In 1994, partly due to the loss of the Advanced Tactical Fighter contract to Lockheed Corporation and the removal of their proposal from consideration for the Joint Strike Fighter competition, the company bought Grumman to form Northrop Grumman.


Model name First flight Number built Type
Northrop Alpha 1930 17 Single-engine transport
Northrop C-19 Alpha 1930 3 Single-engine transport
Northrop Beta 1931 2 Single-engine sport airplane
Northrop Gamma 1932 60 Single-engine transport
Northrop Delta 1933 13 Single-engine transport, 19 additional aircraft built by Canadian Vickers
Northrop XFT 1933 1 Prototype naval fighter
Northrop YA-13 1933 1 Prototype attack aircraft
Northrop A-17/Nomad 1935 411 Attack/light bomber
Northrop BT 1935 55 Dive bomber
Northrop N-1M 1940 1 Experimental flying wing
Northrop N-3PB 1940 24 Floatplane patrol bomber
Northrop P-61 Black Widow 1942 706 Night fighter
Northrop N-9M 1942 4 Experimental scale flying wing proof of concept for B-35
Northrop XP-56 Black Bullet 1943 2 Prototype tailless fighter
Northrop F-15 Reporter 1945 36 Reconnaissance aircraft based on P-61
Northrop XP-79 1945 1 Prototype jet flying wing fighter
Northrop YB-35 1946 2 Prototype strategic bomber
Northrop Pioneer 1946 1 Trimotor transport
Northrop YB-49 1947 6 Prototype eight-jet-engine strategic bomber
Northrop F-89 Scorpion 1948 1,052 Interceptor
Northrop X-4 Bantam 1948 2 Experimental trans-sonic tailless aircraft
Northrop YC-125 Raider 1949 23 Trimotor transport
Northrop F-5 1959 2,246 Lightweight fighter
Northrop T-38 Talon 1959 1,146 Advanced trainer
Northrop X-21 1963 2 Experimental boundary layer control aircraft
Northrop M2-F2 1966 1 Experimental rocket powered lifting body
Northrop HL-10 1966 1 Experimental rocket lifting body
Northrop M2-F3 1970 1 Experimental rocket lifting body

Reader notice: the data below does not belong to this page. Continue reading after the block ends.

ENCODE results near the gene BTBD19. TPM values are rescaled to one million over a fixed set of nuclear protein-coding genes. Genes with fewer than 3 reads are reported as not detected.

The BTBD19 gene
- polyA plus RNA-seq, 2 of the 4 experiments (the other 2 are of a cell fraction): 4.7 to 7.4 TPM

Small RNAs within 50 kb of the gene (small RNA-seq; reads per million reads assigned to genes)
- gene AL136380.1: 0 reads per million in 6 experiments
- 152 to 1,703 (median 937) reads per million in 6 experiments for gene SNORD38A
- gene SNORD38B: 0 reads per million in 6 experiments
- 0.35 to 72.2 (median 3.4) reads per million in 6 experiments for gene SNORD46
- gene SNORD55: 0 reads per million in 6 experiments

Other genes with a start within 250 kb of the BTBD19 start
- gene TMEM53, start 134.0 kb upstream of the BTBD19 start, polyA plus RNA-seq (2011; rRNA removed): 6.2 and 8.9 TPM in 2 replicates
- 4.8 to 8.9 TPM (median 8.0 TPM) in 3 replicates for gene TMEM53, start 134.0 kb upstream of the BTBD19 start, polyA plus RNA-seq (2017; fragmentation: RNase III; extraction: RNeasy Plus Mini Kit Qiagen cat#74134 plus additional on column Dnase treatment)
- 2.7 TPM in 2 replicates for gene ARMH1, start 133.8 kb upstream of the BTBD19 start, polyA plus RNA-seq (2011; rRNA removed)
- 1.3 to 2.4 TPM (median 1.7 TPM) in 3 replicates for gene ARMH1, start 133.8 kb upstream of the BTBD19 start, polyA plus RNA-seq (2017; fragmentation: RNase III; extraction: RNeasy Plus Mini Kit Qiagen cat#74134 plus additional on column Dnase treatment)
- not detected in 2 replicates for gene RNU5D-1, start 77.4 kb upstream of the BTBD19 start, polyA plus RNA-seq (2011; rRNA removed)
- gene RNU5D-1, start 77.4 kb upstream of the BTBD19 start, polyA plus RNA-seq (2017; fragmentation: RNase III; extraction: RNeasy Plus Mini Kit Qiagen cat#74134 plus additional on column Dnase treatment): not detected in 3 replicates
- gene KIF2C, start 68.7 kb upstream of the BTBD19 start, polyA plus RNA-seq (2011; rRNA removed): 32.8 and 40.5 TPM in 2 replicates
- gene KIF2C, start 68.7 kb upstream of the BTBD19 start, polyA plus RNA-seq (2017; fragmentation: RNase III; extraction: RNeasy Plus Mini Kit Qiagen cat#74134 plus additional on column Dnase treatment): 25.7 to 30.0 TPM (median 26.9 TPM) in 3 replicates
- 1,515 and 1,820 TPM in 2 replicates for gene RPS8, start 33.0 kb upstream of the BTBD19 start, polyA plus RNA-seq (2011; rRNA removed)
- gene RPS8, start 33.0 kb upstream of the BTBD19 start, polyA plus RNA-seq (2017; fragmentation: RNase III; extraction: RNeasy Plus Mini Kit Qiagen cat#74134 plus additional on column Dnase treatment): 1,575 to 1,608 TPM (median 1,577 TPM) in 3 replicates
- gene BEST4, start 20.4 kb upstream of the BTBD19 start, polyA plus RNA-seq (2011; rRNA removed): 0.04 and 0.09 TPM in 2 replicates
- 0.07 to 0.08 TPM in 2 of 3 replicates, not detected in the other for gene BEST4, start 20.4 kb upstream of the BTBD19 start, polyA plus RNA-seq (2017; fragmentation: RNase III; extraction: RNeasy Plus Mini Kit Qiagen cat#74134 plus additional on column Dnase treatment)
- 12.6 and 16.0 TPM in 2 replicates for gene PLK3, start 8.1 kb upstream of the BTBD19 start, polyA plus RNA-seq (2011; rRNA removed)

Northrop YA-9 1972 2 Prototype attack aircraft
Northrop YF-17 1974 2 Prototype fighter, led to F/A-18
Northrop Tacit Blue 1982 1 Experimental stealth aircraft
Northrop F-20 Tigershark 1982 3 Prototype lightweight fighter derived from F-5
Northrop B-2 Spirit 1989 21 Strategic stealth bomber
Northrop YF-23 1990 2 Prototype stealth fighter


Unmanned aerial vehicles


See also


  1. ^ a b Parker, Dana T. Building Victory: Aircraft Manufacturing in the Los Angeles Area in World War II, pp. 93-106, Cypress, CA, 2013. ISBN 978-0-9897906-0-4.
  2. ^ "John Knudsen Northrup". Encyclopedia Britannica. 1998. Retrieved 16 November 2017.
  3. ^ "Northrop Grumman Corporation | American company". Encyclopedia Britannica. Retrieved 21 December 2020.
  4. ^ Parker, Dana T. Building Victory: Aircraft Manufacturing in the Los Angeles Area in World War II, pp. 25, 93, Cypress, CA, 2013. ISBN 978-0-9897906-0-4.
  5. ^ Peck, Merton J. & Scherer, Frederic M. The Weapons Acquisition Process: An Economic Analysis (1962) Harvard Business School p.619
  6. ^ "100 oldest .com domains". Archived from the original on October 14, 2013. Retrieved 2012-03-10.
  7. ^ Ioanes, Ellen. "The legendary B-2 stealth bomber made its first flight 30 years ago today — here's why it's still one of the world's most feared warplanes". Business Insider. Retrieved 2020-08-06.
  8. ^ "B-2 Spirit Stealth Bomber, United States of America". Airforce Technology. Retrieved 2020-08-06.
  9. ^ Buttler, Tony (2010). American Secret Projects: Bombers, Attack and Anti-Submarine Aircraft 1945 to 1974. Hinckley, England: Midland Publishing. ISBN 978-1-85780-331-0.
  10. ^ Zichek, J., 2015. Northrop N-63 Convoy Fighter: The Naval VTOL Turboprop Tailsitter Project of 1950. Retromechanix Productions.